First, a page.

History Main / HitBoxDissonance

4th Dec '17 7:55:59 AM Cryoclaste
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* Some clever things have been done with ''{{Metroid}}'' bosses' hitboxes. A good example is Nightmare in ''VideoGame/MetroidFusion''. To get past him in a 1% run, [[http://www.metroid2002.com/fusion/23-nightmare.php Sesshoumaru]] analysed his hitbox carefully, discovering that his front shoulder wasn't "there" at all, while a considerable area above and below his body ''was''. (There's a rough sketch at the link.)

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* Some clever things have been done with ''{{Metroid}}'' ''Franchise/{{Metroid}}'' bosses' hitboxes. A good example is Nightmare in ''VideoGame/MetroidFusion''. To get past him in a 1% run, [[http://www.metroid2002.com/fusion/23-nightmare.php Sesshoumaru]] analysed his hitbox carefully, discovering that his front shoulder wasn't "there" at all, while a considerable area above and below his body ''was''. (There's a rough sketch at the link.)
17th Nov '17 12:38:35 AM LinTaylor
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* ''VideoGame/StreetFighterV'': Part of the reason Nash was a TierInducedScrappy early in the game's life-cycle was the fact that his hurtboxes during his punches and kicks were ludicrously big -- in the neighborhood of 150% bigger than his arm/leg -- making it trivially easy to stuff his attacks.
16th Nov '17 7:44:22 PM FRizer
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In video games, a hitbox is the part of an object considered 'solid' for the game's purposes. It would be very mathematically complicated to model all the characters' body parts and check when they've touched, so instead, a rectangular or cubic region of each character is chosen as the hitbox. When two hitboxes overlap, the game knows that the characters have collided; when an attack lands inside a character's hitbox, it has hit the character. FightingGame jargon usually differentiates the two boxes by calling the attacker's a ''hitbox'' and the target's a ''hurtbox''; in other genres the term "hitbox" gets used for both.

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In video games, a hitbox is the part of an object considered 'solid' for the game's purposes. It would be very mathematically complicated to model all the characters' body parts and check when they've touched, so instead, a rectangular or cubic region of each character is chosen as the hitbox. When two hitboxes overlap, the game knows that the characters have collided; when an attack lands inside a character's hitbox, it has hit the character. FightingGame jargon usually differentiates the two boxes by calling the attacker's a ''hitbox'' boxes that hit enemies (causes enemies to flinch) as "hitbox" and the target's a ''hurtbox''; boxes on their body as "hurtbox"[[note]]In most cases they overlap; over time, game developers are able to make boxes that act differently, and so the term "hurtbox" is born[[/note]]; in other genres the term "hitbox" gets used for both.



* The hitbox is disjointed: the hitbox and main damaging areas do not follow the physical logic of the attack.

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* The hitbox is disjointed: the hitbox and main damaging areas do not follow the physical logic of the attack. For fighting games, disjointed hitbox means the hitbox and hurtbox don't overlap like they usually do, which may mean [[InvulnerableAttack the attack is invulnerable]].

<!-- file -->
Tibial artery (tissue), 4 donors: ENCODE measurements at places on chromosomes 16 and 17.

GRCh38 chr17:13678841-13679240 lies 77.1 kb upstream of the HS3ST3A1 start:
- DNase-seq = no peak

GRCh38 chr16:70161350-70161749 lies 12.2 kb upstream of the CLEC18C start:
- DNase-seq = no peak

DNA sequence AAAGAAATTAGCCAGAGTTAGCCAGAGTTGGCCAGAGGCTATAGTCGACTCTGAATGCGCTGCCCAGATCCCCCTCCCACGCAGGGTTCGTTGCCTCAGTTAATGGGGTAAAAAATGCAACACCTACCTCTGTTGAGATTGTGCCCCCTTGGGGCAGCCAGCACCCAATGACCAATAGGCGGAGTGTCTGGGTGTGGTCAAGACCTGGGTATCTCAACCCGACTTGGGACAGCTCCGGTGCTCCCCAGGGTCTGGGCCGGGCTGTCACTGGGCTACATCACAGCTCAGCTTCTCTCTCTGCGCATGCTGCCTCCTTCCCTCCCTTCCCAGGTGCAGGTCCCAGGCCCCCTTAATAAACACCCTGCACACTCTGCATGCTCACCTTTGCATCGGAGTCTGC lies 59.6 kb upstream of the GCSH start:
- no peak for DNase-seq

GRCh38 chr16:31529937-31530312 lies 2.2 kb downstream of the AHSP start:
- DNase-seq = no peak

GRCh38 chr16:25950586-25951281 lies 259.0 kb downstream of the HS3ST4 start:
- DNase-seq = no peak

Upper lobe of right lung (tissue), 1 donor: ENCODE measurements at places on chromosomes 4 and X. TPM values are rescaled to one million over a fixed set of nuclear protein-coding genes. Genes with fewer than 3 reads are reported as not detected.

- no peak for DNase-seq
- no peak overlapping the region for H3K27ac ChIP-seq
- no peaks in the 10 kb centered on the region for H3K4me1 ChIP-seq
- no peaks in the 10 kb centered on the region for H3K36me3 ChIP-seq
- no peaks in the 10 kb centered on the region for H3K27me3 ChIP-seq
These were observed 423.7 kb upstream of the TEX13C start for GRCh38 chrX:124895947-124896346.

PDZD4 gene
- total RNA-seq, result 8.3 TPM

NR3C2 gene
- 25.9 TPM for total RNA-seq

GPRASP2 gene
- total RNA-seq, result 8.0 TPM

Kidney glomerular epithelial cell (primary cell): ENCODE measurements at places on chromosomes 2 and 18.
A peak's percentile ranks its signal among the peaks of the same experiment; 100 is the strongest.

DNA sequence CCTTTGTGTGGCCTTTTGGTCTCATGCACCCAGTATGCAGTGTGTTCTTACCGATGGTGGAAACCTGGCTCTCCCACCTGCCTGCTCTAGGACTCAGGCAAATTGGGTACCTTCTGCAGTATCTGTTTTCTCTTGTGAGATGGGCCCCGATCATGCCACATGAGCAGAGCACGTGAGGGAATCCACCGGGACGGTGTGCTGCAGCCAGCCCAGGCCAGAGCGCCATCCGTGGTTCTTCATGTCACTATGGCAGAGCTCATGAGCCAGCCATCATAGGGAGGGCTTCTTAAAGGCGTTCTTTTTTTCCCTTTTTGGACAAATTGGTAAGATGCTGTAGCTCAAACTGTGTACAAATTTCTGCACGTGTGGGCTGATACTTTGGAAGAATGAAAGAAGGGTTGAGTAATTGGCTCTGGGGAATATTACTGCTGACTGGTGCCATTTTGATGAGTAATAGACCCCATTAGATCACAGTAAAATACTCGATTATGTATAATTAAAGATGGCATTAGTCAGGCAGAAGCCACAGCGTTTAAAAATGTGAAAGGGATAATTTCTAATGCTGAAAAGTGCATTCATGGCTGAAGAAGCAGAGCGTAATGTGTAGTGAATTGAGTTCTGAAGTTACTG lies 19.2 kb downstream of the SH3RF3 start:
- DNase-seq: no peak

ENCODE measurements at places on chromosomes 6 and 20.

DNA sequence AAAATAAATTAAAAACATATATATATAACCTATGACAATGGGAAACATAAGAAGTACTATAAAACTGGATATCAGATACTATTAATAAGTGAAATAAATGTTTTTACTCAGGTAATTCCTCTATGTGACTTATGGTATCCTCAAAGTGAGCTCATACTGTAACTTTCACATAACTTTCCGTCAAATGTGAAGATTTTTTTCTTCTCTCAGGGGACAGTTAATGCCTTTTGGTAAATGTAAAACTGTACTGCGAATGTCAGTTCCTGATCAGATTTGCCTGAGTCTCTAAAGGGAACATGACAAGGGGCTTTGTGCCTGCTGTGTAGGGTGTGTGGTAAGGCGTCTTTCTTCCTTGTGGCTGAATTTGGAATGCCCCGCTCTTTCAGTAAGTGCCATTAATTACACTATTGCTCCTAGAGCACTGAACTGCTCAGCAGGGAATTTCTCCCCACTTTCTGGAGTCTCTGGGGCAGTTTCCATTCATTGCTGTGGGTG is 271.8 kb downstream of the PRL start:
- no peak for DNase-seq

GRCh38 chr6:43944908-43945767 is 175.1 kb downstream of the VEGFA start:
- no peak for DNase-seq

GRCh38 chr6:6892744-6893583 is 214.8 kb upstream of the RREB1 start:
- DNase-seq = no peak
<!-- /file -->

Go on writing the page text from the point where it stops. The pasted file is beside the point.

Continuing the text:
14th Nov '17 7:44:35 PM Amahn
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* ''VideoGame/StarTrekOnline'' had a bug early on with its pre-order/vendor-specific Tribble items. They were an item that you could pull out of you pocket and pet to heal a little HP, but a bug would cause them to increase in size each time they were used and they would stick to the player's hip as they grew. They counted as an extension of the player's hitbox and could grow to utterly massive scale, resulting in hitboxes that enabled a player to be shot from anywhere in pvp arenas and unable to fit through any passageways. This was quickly fixed.



* The classic ''Franchise/ResidentEvil'' games on the Playstation has weird hitboxes for zombie dogs; even though they are smaller than the player character, just shooting straight at them is enough to score a hit, even though realistically, you'd have to aim downwards to land a shot. The developers likely made the dog's hitbox larger on purpose for the convenience of the player so that they don't have to worry about making precision aim.

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* The classic ''Franchise/ResidentEvil'' games on the Playstation has weird hitboxes for zombie dogs; even though they are smaller than the player character, just shooting straight at them is enough to score a hit, even though realistically, you'd have to aim downwards to land a shot. The developers likely made the dog's hitbox larger on purpose for the convenience of the player so that they don't have to worry about making precision aim. Due to the game's 3rd person perspective it did also have an "aim assist" built in. You only needed to have your model facing any enemy's general direction to score a hit, the assist handled the actual gun "aim" in a cone. So it can be taken as the assist is aiming down while you're facing forward.